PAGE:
To say that living with HIV was a serious life adjustment would be the understatement of the century. My entry into life with HIV was frightening, chaotic, confusing, and overwhelming. Outside of navigating the health care aspects (such as finding the right doctor, identifying a successful treatment regimen, getting bloodwork and other routine necessary screenings done), there were also plenty of other things to consider. Coming to grips with and accepting an HIV-positive diagnosis is an ongoing, ever-evolving process. Add to that figuring out how to disclose your status to family, friends, etc. and it becomes an even more complicated and tangled situation.
Even more than 30 years after the onset of the HIV epidemic, sometimes I’m outright saddened by how little attention is given to the importance and the need for mental/emotional health services for anyone living with HIV, especially when it comes to newly diagnosed individuals. Looking back after nearly 17 years of living with HIV, I can see the stark contrast between how I handled the stressors and difficulties of being newly diagnosed in 2004 versus how I learned, over time, to address, acknowledge, and accept all that came with life on this side of HIV.
I began seeing a therapist in the spring of 2008 at the insistence of my HIV care doctor. While I had already been living with HIV for about 3.5 years by then, I had not yet overcome the hurdle of taking HIV antiretroviral medication for treatment purposes.
I can now see how my doctor at the time knew just what I was about to embark upon by starting HIV treatment. I have vivid memories of her very slowly (in the beginning) suggesting that I begin to think about seeing a therapist. Most of the time when she would mention this, it would go in one ear and out the other. After all, I wasn’t crazy, so I didn’t need to see a therapist (which was my thinking at the time).
Gentle nudges and mentions of therapy transitioned into not so gentle nudges from my doctor by early 2008, when the treatment aspect became more of a reality and less of a “consideration.”
As I recall, she explained to me that with beginning treatment and taking actual HIV meds, there would very likely be a mental/emotional rollercoaster of sorts that I would find myself on. One way to help manage all of that would be finding someone to talk to -- a medical professional who would be able to help me unpack and experience those feelings -- in addition to everything else my life encompassed at the time.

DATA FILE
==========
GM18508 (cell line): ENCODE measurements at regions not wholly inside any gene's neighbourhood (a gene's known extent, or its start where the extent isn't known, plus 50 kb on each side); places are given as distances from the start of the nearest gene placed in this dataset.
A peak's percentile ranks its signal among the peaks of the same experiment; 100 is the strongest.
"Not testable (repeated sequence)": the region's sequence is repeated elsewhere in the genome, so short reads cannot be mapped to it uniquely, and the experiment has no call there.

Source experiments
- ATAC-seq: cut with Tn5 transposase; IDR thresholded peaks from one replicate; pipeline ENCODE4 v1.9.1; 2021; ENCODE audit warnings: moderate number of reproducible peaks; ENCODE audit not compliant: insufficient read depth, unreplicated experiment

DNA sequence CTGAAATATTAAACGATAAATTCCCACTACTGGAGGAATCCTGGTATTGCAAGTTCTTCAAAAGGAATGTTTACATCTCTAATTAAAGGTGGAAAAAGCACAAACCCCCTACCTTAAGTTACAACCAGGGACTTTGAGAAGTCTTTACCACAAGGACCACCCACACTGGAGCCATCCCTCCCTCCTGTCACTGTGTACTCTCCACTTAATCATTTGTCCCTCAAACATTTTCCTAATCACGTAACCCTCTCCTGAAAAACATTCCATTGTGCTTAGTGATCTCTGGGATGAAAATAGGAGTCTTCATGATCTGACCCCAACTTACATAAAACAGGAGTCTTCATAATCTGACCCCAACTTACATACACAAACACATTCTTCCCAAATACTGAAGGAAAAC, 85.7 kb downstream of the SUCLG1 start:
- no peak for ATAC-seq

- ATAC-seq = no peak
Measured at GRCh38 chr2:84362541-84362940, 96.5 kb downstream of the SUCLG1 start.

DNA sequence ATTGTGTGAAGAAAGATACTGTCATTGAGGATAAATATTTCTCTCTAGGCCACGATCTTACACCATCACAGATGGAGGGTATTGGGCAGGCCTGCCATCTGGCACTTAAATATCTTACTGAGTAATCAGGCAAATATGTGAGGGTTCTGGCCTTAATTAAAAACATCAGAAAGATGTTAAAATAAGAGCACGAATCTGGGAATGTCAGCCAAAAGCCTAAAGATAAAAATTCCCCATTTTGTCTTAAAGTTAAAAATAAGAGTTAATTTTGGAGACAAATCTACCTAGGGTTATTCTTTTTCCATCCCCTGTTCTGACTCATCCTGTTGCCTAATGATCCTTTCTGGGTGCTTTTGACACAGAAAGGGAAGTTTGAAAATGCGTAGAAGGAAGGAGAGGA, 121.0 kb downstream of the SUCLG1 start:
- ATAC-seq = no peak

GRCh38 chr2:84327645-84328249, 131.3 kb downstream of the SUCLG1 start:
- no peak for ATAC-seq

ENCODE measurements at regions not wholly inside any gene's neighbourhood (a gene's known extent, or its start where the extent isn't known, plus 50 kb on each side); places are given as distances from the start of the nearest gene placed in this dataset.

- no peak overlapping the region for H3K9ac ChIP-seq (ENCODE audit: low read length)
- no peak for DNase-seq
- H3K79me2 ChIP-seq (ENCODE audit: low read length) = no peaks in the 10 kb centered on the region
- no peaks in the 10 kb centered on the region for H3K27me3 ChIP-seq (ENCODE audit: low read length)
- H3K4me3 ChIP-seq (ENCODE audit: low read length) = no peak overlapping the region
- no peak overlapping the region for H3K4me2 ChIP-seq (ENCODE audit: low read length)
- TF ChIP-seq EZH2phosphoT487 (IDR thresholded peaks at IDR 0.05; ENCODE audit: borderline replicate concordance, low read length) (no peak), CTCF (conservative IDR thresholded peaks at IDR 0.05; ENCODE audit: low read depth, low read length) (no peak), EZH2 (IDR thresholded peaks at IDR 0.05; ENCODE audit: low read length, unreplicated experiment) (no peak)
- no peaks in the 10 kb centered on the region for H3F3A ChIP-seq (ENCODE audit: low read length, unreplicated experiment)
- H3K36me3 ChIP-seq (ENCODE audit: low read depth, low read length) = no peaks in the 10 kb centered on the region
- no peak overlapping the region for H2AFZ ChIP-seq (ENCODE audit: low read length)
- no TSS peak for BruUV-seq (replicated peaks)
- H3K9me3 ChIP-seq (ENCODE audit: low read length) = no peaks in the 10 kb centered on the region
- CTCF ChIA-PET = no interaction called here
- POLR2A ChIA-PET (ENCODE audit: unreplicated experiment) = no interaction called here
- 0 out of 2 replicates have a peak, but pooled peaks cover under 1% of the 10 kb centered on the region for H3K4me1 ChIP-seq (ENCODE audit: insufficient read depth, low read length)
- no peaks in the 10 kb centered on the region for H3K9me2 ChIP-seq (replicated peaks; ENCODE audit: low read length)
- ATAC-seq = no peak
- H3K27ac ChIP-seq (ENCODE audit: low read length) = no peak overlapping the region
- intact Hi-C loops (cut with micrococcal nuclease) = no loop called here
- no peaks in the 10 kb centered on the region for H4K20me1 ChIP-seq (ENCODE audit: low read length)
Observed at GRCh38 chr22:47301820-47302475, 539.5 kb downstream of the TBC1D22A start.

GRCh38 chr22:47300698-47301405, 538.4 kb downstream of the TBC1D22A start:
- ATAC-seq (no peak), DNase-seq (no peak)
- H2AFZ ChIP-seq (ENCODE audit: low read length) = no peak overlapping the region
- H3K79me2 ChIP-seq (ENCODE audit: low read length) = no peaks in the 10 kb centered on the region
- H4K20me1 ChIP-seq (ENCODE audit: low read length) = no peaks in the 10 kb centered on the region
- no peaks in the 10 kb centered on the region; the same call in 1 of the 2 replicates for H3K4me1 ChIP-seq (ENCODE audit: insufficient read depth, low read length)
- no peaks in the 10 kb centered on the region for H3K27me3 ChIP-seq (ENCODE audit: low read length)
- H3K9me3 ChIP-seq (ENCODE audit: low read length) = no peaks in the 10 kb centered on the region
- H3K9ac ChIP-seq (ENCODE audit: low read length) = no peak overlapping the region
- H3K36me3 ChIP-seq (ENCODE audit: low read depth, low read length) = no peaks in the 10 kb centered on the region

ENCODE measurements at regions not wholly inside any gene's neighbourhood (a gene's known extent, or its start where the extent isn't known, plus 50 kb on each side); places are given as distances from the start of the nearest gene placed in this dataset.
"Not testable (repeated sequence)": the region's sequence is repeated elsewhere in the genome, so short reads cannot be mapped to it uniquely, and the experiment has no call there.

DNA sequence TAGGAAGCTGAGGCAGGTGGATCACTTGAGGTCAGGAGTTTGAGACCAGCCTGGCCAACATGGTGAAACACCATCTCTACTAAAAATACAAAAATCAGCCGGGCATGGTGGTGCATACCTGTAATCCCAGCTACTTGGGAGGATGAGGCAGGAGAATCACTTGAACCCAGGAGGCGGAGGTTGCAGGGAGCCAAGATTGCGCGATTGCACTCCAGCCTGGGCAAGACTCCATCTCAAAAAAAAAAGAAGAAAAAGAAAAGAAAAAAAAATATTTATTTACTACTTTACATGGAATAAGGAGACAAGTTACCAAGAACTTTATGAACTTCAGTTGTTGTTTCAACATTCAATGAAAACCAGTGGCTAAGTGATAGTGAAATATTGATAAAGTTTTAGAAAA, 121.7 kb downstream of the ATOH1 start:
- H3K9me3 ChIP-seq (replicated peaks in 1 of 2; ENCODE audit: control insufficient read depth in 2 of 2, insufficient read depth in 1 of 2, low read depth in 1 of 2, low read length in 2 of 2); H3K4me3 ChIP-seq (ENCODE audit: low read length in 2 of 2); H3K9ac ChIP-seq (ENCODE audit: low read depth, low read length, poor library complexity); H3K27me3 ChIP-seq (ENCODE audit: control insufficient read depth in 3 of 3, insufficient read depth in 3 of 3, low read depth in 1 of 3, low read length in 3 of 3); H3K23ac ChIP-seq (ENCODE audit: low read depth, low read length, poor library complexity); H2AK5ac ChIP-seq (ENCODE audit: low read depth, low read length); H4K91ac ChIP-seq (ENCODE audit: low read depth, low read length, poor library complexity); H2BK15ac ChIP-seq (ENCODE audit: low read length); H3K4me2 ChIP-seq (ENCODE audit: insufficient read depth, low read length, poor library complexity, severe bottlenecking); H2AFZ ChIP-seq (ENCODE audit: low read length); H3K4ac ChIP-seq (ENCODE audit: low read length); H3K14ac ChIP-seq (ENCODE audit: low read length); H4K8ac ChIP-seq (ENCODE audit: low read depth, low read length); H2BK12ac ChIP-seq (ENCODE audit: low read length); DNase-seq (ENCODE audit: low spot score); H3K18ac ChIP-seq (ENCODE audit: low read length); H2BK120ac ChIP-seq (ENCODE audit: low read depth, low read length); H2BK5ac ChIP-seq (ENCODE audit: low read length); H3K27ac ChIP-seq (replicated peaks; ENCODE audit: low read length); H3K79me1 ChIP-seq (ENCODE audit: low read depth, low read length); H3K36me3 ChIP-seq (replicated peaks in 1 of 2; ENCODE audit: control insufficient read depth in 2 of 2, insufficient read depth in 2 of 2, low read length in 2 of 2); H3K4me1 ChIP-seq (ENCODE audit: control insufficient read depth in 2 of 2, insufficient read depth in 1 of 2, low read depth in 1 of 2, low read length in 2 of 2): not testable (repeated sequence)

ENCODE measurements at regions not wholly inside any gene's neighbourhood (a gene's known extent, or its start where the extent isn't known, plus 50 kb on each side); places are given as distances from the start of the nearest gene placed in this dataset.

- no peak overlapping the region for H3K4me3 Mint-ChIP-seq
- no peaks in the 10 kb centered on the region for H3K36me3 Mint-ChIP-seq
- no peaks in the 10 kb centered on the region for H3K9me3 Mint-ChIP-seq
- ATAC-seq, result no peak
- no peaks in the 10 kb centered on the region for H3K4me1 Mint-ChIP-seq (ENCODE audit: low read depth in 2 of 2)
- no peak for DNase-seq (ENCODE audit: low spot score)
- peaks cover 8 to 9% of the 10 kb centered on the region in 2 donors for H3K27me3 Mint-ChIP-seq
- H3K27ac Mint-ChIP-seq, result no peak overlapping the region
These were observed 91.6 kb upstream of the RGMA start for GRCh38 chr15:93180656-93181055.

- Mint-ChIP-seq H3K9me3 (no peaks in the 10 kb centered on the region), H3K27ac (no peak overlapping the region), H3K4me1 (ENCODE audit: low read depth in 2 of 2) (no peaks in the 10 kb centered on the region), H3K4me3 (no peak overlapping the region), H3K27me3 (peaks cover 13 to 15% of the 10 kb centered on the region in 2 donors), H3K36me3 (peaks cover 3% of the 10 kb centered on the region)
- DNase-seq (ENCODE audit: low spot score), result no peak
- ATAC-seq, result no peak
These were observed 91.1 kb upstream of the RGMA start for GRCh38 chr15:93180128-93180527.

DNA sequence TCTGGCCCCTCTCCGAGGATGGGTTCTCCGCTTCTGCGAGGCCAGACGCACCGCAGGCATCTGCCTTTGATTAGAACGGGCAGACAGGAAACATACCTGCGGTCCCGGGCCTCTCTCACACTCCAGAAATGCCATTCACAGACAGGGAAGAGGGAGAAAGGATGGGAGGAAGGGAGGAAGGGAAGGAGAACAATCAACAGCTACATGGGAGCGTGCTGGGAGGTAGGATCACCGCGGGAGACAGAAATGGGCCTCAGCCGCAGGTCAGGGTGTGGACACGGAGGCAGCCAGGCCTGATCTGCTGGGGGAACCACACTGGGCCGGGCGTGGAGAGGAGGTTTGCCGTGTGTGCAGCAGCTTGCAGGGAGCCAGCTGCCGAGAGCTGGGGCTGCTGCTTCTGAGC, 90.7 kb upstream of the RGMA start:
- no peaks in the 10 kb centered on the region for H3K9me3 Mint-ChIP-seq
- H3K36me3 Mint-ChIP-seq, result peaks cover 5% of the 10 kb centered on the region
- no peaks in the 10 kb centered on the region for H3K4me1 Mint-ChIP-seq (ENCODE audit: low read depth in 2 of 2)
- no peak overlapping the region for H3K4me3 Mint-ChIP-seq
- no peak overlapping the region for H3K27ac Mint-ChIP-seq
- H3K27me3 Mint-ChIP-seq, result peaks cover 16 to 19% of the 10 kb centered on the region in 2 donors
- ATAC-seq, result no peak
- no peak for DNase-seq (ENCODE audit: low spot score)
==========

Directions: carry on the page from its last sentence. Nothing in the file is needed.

The reason I remember this period so vividly is because by March 2008, when I started taking a three-in-one combination antiretroviral treatment regimen, I would experience waves of negative emotions daily.
It was then I understood that the 3.5 years I had already been living with HIV were only the beginning. Once I started treatment, it was as if everything became even more serious, real, and heavy. I quickly started to grasp why my doctor had been so insistent about me seeing a mental health professional on a regular basis.
Within a month of beginning treatment, I found myself sitting in a therapist’s office starting a process that I now honestly don’t know how I lived without prior to 2008. As reluctant as I may have been in the beginning, that all quickly changed when I started to recognize a shift in my thoughts, feelings, and overall daily moods as my body continued to adapt and adjust to the new treatment regimen. After the first few sessions with my first therapist at that time, I began to look forward to the 50 minutes of private time I’d have allotted with him to talk specifically about me, my feelings, etc.
I share this recollection mainly because it was just one of many pieces that made up the jigsaw puzzle that is living life on this side of HIV. Much like everything else that makes up our shared life experiences, when it comes to HIV, the pathway to “smooth sailing” is paved with a lot of bumps, bruises, roadblocks, and discoveries. There will always be a lot to unpack, consider, work through, embrace, and accept.
For those of us in the driver’s seat of this particular journey, the ongoing work is to be unflinchingly honest with ourselves (and with those closest to us) about our needs, expectations, and most importantly, boundaries. In the long run, being extremely gentle with ourselves as we navigate a wellspring of the new and unfamiliar doesn’t hurt, either.
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